Monday, July 16, 2012

If you don't vote, you can't complain

The grip that this fallacy has on people is incredible.  I wonder why it isn't questioned more often.
It is false because it is based on the assumption that, among the selection of candidates, there's something for everybody.  The assumption is flawed.  It implies that regardless of one's beliefs, there's a candidate who claims to represent those beliefs rigidly enough that he deserves one's vote.  This is simply untrue.

It wasn't until this election season that I understood the reality of this fallacy.  Usually I vote libertarian, but this year I'm not completely sold on the libertarian candidate.  I will examine my other options between now and November, but if I don't find someone else whom I feel would make a good President, I will write in Ron Paul.  And I will still have two good reasons to complain: 1) because the party I traditionally vote for will have let me down by tinkering with its platform too much, and more importantly 2) the winner of the election will enact policies that are completely against what I believe.

The alternative would be to abandon my principles and vote for for a candidate whom I don't actually want to win.  In so doing, I would forfeit my right to complain- particularly if that candidate won, for I would bear part of the responsibility of his agenda.  Even if he lost, while I couldn't be held responsible for the winner's policies, I still will have registered my support for the belief system of a candidate I did not endorse.  In effect, my vote will have said, "You have my support; better luck next time."

It wouldn't be a big deal if only a handful of people did this, but considering that this is how millions of Americans choose to perform their civic duty, it turns out to be a very dangerous and stupid thing to do.  I can't tell you how many times I've heard people say, "Anybody but Obama," as though merely replacing Obama with the most popular alternative won't bring about its own unique set of problems.

It's hard to imagine how so many people can genuinely adopt the "Anybody but [candidate/party]" doctrine and continue to vote that way forever, especially because even when they vote for the winner they still never run out of things to complain about.  But it does happen.

Then again it must be just as hard for most people to see why I vote the way I do, because I'm constantly berated about it.  Here's a short list of things I hear again and again, every election:

You're wasting your vote [if you don't vote Republican or Democrat]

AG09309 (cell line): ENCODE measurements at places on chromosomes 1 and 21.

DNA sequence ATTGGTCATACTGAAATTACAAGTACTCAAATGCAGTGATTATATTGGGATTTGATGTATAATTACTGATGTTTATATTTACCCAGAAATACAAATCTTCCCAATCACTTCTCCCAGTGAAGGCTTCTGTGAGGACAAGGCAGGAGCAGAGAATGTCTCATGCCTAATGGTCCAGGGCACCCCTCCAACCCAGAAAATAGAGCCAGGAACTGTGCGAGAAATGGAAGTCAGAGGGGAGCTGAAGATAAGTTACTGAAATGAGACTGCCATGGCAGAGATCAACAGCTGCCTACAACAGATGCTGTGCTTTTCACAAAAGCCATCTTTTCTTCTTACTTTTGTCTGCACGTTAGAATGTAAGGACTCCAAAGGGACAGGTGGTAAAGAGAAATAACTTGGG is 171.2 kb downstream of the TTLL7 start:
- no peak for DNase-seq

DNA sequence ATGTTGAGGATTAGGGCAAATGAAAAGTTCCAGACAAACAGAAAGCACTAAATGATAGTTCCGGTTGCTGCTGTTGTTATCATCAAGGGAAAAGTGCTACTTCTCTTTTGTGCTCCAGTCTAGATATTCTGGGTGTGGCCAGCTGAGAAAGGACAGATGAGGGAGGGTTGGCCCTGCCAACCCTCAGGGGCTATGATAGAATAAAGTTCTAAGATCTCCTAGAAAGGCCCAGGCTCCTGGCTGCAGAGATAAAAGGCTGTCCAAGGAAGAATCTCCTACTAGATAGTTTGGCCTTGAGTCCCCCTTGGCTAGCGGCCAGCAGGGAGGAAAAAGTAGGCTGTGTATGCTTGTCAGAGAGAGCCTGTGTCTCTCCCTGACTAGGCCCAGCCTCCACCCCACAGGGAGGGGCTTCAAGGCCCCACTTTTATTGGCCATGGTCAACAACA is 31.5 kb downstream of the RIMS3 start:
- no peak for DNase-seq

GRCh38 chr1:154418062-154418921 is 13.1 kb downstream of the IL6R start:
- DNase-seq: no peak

My personal opinion is that voting for something you don't actually support is foolish.  This isn't some ivory tower libertarian philosophizing here- it's a simple observation.  What people who say this don't understand is that neither popular candidate has shown even the slightest sympathy towards anything resembling my values, and so I sincerely believe I would be shooting myself in the foot (or, if you prefer, wasting my vote) were I to have anything to do with electing either one of them.  I care who wins, and I don't want it to be either them.

You'll never win / What do you hope to accomplish by voting third party?
When I do vote, I'm well aware of the staggering improbability of my candidate winning.  I've taken that for granted for years.  But I've never heard a convincing reason as to why I should consider that a factor when deciding whom to vote for.  Yes, I know that my third party vote isn't going to tear down the establishment.  So when given the choice between actively supporting a system that I believe is a disgraceful sham, or not, I will happily opt for the latter in every instance.  There's no incentive not to.

A vote for a third party is a vote for [candidate].
The only people responsible for a candidate winning are the people who voted for that candidate.  It doesn't matter whether your candidate lost by a margin of less than some other candidate's votes.  It might be a bummer, but as someone whose candidates will likely never win an election, I'm just not sympathetic to that claim.  Besides, there are plenty of people who never vote at all- do they all deserve blame as well?

No, they do not deserve the blame.  People who refrain from voting probably do so for reasons similar to why I don't vote for popular candidates I don't like- they don't see the point.  Maybe they noticed after a few election cycles that no matter who wins, nothing substantial changes.  That so many people don't vote is a testament to how little the main candidates bring to the table.

I will end this by saying that if you're putting your faith in either Obama or Romney, you already lost the election.  I predict in another four years we'll all still be in the same boat: we'll still be engaged in pointless open-ended war, we'll be deeper in debt, thousands of people will still be imprisoned unjustly, the government will still have it's boot on the throat of our educational system, unemployment will still be high, the entitlement cans will be kicked a little further down the road, the cost of healthcare (and everything else) will continue to rise, and politicians will still be able to make up the rules as they go along.

Come to think of it, maybe all of our votes are wasted.

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